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in Journal of the American Veterinary Medical Association

Abstract

CASE DESCRIPTION 3 cats were referred for evaluation of chronic urinary incontinence.

CLINICAL FINDINGS A presumptive diagnosis of urethral sphincter mechanism incompetence (USMI) was made in all 3 cats. Preoperatively, incontinence was mild in 1 cat (incontinence during sleep) and moderate to severe (incontinence while awake and at rest) in 2. Structural abnormalities noted during cystoscopy included urethrovestibular junction stenosis (n = 1), vaginal stenosis (1), short urethra (1), and intrapelvic bladder (1).

TREATMENT AND OUTCOME All 3 cats were treated by means of implantation of an inflatable silicone hydraulic occluder (HO) via a ventral midline celiotomy. Immediately prior to HO implantation, patients underwent cystoscopy to detect any anatomic abnormalities and confirm the absence of ureteral ectopia. Following surgery, all 3 patients attained complete continence, needing 0 or 1 inflation of the device. Complications included cystoscopy-associated urethral tear (n = 1), constipation (1), stranguria (1), hematuria (2), and urinary tract infection (2). Device explantation was performed 14 weeks after surgery in 1 cat because of postoperative constipation. Constipation persisted and urinary incontinence recurred but was markedly improved following device removal in this cat (leakage of urine only when sleeping at follow-up 29 months after surgery [26 months after device explantation]). At the time of last follow-up, 2 of the 3 cats remained fully continent approximately 3 and 6 years after device implantation.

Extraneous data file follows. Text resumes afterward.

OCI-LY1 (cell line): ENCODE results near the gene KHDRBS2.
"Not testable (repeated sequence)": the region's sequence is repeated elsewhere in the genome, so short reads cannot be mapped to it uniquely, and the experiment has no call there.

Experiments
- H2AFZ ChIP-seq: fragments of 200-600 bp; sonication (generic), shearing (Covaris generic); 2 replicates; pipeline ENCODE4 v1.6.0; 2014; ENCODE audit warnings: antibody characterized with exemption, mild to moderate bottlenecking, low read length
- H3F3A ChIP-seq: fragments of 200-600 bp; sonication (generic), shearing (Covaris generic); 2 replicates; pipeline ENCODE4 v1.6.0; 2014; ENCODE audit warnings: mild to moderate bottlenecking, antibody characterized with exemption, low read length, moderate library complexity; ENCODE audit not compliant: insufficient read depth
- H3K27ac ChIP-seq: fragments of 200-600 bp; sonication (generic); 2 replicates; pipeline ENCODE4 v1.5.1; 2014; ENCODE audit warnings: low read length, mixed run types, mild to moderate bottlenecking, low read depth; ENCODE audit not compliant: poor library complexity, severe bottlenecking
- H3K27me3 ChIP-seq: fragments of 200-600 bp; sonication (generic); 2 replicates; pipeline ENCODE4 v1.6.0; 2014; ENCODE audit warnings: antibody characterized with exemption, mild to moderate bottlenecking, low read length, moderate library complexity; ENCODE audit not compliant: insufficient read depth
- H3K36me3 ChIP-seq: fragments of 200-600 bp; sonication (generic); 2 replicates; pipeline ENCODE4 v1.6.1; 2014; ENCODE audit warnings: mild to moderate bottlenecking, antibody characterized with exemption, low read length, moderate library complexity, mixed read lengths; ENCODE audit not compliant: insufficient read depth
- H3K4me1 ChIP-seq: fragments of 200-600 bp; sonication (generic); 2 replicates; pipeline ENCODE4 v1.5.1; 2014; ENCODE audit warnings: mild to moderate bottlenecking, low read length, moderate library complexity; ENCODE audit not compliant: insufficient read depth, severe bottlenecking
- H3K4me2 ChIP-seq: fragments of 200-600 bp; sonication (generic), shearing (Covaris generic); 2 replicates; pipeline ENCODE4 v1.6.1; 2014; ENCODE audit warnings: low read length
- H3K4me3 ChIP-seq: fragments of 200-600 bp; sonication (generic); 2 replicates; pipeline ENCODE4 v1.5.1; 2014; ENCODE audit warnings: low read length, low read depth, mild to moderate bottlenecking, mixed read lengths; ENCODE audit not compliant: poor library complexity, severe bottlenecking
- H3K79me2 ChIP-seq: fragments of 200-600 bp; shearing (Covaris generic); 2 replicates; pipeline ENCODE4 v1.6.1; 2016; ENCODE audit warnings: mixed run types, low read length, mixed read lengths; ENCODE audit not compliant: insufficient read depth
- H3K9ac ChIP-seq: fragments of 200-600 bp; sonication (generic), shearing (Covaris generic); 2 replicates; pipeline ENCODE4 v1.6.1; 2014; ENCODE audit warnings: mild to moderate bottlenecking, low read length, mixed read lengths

CLINICAL RELEVANCE Findings suggested that implantation of an HO may be a safe and effective long-term treatment for some cats with USMI. Further studies are necessary to evaluate the potential for treatment-related complications and the long-term outcome.

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in Journal of the American Veterinary Medical Association

Abstract

Case Description—An 8-year-old castrated male German Shepherd Dog was evaluated because of abdominal distension, retching, and vomiting.

Clinical Findings—Gastric dilatation-volvulus was suspected on the basis of the dog's signalment, history, clinical signs, and results of clinicopathologic analyses and abdominal radiography. Celiotomy was performed, and gastric dilatation-volvulus was confirmed along with splenomegaly. Gastric invagination was performed over an area of gastric necrosis. The dog was reevaluated 21 days later after an episode of collapse. Findings of physical examination and clinicopathologic analyses were suggestive of internal hemorrhage. Abdominal ultrasonography and subsequent celiotomy revealed severe gastric ulceration at the gastric invagination site, splenic torsion, and a focal splenic infarct.

Treatment and Outcome—Splenectomy and gastrectomy of the necrotic tissue were performed. The dog was discharged from the hospital, and the owner was instructed to administer gastroprotectants and feed the dog a bland diet. The dog was reported to be healthy 3.25 years after surgery.